SALEM, Ore. (AP) — Some churches are suing Oregon Gov. Kate Brown, arguing her coronavirus stay-at-home orders are unconstitutional.
Oregon Public Broadcasting reports the lawsuit by the churches, including Elkhorn Baptist in Baker City, are being led by Common Sense for Oregon, a nonprofit led by former Republican candidate for governor Kevin Mannix.
The Pacific Justice Institute is arguing the case for the plaintiffs. It says it “seeks to invalidate” three orders, starting with Brown’s initial emergency declaration, signed on March 8.
Lead attorney Ray Hacke said plaintiffs are all over the state.
“There’s a rising tide of churches and churchgoers wanting to push back against Governor Brown’s oppressive executive orders, and this case will hopefully remind her that she is not free to dispense with constitutionally protected liberties, even in emergencies,” Hacke said in a statement.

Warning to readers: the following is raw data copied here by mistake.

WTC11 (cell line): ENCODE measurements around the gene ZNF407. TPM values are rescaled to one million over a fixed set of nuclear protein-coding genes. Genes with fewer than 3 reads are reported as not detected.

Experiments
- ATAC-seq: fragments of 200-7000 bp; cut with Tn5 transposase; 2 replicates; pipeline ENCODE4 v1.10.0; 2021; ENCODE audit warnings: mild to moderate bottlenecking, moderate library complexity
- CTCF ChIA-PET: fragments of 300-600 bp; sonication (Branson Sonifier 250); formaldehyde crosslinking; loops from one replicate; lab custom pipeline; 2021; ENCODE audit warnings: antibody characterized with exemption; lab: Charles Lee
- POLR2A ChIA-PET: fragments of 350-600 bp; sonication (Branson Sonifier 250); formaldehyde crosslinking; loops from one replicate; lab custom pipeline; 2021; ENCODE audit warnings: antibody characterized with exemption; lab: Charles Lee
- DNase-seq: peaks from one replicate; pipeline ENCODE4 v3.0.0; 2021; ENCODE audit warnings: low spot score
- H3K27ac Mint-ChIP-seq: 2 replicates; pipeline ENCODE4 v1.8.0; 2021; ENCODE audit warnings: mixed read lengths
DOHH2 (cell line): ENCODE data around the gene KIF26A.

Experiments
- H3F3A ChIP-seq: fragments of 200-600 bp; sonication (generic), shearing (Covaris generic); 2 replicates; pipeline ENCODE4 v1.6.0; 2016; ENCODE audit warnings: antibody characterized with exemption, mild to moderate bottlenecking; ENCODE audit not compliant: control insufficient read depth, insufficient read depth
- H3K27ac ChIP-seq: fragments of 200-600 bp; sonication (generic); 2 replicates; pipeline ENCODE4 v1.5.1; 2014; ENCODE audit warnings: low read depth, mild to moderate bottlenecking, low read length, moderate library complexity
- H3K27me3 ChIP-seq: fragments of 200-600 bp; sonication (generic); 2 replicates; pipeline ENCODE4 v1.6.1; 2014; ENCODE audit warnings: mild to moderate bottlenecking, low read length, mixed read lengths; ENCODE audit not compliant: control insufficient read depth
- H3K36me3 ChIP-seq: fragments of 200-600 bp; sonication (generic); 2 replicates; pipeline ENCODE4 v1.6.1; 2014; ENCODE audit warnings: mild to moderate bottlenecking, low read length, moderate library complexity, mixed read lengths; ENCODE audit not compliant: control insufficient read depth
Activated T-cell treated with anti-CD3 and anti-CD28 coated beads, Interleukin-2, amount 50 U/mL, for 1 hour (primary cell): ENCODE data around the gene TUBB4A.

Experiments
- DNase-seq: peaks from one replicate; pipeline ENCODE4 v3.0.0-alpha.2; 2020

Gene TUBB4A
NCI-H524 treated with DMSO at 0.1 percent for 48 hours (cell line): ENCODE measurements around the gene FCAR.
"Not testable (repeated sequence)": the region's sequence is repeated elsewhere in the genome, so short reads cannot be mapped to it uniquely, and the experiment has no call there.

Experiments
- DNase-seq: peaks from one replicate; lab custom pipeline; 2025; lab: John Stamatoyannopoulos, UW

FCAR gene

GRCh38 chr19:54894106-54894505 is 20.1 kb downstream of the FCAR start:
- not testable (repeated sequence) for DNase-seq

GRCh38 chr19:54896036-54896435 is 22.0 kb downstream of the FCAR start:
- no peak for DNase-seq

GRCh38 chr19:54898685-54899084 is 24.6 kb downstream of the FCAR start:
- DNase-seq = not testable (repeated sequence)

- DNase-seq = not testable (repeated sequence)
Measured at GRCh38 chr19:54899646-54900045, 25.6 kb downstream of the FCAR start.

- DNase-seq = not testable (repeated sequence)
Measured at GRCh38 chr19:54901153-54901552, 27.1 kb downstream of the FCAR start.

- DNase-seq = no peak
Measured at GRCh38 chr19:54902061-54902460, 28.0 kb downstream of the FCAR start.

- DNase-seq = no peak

The suit argues that emergency powers only last for 30 days and after that Brown would have needed legislative approval.
The governor on Thursday outlined a detailed plan for beginning to reopen the state in the coming weeks while stressing that reduced restrictions on businesses and residents could be rolled back if the virus numbers increase.
Counties that have had few cases of the coronavirus and that can meet strict guidelines may be able to reopen certain businesses as early as May 15, including salons, gyms and limited sit-down restaurant service, under the first part of the plan. Additionally, the state will loosen restrictions on day cares and retail shops statewide on May 15 while monitoring how infection levels respond.